By LUIS FERRÉ-SADURNÍ
DEC. 6, 2017
For months, Ariel Ortega’s paychecks would bounce when he went to deposit them at his bank each Friday. He says he never saw the promised overtime pay for his extra hours on Saturdays remodeling a 12-floor apartment building in Brooklyn.
Mr. Ortega considered quitting. But when he voiced concerns, his boss, Michael Stathakis, would grow agitated and threaten not to pay the remainder of what he was owed if he quit, Mr. Ortega said.
“It was December, and it was cold, so it would be hard to get another construction job,” Mr. Ortega, who is owed hundreds of dollars in wages and overtime pay, said in Spanish. “I had to stick through it.”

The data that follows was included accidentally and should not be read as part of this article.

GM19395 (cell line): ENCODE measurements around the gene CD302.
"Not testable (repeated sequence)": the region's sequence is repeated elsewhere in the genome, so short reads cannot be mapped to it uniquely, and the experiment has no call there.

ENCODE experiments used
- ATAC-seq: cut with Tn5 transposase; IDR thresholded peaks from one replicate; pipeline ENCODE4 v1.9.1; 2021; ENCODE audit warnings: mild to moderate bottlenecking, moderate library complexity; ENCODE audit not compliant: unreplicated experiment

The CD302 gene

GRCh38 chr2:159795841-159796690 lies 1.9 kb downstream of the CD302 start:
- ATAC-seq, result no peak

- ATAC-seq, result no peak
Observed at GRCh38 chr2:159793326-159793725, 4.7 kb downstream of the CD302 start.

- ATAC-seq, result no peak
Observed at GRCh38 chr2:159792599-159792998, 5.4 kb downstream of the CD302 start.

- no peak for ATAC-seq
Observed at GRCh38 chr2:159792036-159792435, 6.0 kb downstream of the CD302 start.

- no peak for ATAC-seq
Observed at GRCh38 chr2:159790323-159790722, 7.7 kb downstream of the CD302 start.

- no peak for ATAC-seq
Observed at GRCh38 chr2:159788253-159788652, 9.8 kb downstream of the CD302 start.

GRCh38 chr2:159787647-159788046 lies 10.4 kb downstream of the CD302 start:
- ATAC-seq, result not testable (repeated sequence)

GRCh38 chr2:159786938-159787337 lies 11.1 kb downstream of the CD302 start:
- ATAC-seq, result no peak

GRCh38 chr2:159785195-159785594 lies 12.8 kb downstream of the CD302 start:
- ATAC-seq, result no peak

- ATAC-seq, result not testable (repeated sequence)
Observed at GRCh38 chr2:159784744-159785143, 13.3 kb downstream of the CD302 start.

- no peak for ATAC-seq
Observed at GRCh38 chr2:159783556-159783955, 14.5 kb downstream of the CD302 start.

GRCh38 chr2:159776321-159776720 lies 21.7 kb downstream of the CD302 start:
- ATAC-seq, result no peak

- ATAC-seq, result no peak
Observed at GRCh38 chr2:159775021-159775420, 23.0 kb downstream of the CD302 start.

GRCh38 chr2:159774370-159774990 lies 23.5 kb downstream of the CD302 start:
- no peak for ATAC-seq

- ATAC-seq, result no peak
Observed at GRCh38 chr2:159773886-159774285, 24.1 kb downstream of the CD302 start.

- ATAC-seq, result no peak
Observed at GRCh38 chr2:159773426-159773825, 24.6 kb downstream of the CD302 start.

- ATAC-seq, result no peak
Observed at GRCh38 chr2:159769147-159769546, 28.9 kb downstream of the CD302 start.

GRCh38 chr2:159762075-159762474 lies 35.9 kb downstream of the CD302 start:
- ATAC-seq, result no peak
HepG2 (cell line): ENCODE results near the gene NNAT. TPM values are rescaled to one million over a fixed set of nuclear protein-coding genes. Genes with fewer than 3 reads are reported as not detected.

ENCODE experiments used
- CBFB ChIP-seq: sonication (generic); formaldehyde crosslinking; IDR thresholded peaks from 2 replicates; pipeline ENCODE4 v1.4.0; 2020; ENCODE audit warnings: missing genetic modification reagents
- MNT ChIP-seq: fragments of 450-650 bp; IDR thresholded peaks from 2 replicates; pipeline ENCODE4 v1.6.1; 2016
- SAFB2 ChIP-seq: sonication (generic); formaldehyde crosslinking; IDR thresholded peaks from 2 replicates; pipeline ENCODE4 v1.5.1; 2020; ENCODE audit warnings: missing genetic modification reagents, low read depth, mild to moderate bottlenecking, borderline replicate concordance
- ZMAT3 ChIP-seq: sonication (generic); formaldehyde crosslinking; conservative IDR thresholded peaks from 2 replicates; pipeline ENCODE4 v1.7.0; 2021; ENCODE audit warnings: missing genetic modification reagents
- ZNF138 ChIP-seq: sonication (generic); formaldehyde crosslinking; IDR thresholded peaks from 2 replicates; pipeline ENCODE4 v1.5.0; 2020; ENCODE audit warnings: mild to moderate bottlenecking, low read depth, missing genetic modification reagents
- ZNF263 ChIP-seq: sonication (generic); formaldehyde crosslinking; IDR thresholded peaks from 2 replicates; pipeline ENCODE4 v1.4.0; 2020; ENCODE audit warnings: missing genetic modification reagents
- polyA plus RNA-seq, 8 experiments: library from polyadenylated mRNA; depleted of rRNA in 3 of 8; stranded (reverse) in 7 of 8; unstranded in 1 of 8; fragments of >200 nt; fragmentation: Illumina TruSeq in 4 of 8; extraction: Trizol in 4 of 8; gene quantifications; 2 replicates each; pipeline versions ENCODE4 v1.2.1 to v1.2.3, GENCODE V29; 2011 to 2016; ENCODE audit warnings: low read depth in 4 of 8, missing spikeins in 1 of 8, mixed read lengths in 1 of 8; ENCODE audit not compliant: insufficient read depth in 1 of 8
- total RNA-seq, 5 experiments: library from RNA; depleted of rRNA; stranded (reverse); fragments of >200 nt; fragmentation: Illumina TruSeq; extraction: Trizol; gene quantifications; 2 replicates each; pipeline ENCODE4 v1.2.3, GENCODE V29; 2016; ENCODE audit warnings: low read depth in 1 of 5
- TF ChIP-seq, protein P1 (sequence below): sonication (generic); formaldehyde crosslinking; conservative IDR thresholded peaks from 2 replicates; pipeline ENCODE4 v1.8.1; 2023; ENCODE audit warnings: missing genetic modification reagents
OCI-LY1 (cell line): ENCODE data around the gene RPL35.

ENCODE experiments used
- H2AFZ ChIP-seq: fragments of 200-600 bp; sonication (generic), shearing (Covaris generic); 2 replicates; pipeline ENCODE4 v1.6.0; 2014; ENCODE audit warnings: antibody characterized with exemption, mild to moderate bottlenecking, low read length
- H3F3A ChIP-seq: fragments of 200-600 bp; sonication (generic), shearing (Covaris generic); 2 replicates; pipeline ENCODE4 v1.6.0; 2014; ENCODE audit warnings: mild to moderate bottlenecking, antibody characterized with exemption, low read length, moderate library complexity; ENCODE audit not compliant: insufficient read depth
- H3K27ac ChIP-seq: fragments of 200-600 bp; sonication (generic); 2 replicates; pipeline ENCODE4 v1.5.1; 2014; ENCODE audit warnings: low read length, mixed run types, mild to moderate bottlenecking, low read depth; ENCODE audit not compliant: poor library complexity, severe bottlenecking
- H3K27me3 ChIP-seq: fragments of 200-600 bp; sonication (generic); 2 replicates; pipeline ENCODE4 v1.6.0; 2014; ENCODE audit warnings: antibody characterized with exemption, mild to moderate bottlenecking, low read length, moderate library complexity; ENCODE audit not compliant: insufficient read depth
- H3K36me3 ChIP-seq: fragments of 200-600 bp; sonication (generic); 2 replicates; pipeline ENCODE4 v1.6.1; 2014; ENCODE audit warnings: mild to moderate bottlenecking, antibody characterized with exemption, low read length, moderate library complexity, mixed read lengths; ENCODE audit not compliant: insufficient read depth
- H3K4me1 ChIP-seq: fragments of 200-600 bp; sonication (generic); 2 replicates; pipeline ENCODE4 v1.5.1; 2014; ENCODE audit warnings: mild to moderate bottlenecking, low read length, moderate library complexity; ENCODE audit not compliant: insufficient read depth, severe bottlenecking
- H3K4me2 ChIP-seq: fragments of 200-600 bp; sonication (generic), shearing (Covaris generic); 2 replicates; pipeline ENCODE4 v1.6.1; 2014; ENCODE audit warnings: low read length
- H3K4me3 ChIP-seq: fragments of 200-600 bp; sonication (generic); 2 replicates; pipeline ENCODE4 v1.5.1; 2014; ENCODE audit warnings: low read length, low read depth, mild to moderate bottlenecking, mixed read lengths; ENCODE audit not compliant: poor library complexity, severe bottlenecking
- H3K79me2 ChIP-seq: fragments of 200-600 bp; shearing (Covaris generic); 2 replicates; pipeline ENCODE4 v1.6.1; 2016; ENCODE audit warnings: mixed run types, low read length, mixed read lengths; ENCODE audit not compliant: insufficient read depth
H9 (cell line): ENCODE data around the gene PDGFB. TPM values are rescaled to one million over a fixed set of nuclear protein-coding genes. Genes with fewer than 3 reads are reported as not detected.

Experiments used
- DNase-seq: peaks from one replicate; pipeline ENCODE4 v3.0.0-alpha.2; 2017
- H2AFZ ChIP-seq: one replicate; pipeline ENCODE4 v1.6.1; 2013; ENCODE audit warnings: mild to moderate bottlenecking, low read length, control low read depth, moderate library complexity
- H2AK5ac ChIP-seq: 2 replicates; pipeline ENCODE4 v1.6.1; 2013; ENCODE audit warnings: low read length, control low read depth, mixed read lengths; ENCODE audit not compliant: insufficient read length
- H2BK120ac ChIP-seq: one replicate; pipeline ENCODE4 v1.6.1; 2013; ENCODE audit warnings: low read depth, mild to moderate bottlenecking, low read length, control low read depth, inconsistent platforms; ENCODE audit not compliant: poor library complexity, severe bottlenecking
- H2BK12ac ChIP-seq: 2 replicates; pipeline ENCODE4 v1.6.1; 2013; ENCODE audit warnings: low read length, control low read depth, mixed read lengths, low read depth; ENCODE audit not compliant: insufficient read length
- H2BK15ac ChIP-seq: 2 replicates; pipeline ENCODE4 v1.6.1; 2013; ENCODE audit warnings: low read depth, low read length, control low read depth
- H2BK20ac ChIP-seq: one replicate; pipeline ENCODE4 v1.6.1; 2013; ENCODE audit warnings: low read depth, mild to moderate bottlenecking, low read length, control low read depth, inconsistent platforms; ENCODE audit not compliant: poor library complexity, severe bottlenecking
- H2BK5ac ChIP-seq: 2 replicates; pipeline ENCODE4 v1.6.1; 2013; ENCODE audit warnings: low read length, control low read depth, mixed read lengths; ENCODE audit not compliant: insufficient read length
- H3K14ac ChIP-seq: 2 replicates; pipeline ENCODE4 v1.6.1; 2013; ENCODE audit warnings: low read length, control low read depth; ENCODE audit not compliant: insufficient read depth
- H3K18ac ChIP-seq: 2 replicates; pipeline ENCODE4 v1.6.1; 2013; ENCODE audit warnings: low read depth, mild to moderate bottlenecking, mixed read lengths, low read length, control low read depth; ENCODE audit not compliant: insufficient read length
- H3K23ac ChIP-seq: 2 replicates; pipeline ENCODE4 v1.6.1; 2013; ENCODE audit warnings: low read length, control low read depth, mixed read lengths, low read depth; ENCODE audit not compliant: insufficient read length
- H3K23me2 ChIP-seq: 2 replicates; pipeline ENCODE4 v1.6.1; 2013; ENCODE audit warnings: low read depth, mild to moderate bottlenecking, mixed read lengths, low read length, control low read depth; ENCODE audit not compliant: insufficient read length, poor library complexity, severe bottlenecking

Mr. Ortega, 30, was vindicated last week when his employer, Whisk Remodeling Corp., owned by Mr. Stathakis, pleaded guilty to fraud, admitting he failed to pay Mr. Ortega and dozens of other workers, many of them immigrants, more than $90,000 in wages.
Mr. Ortega’s case is not unique – and prosecutors in New York have taken note.
District attorneys in all five boroughs of New York City and in other counties, in coordination with state agencies, have ratcheted up efforts against wage theft in the construction industry. A string of indictments this year detailed more than $2.5 million in unpaid wages for more than 400 construction workers in Manhattan and beyond, Cyrus R. Vance Jr., the Manhattan district attorney, said at a news conference on Monday.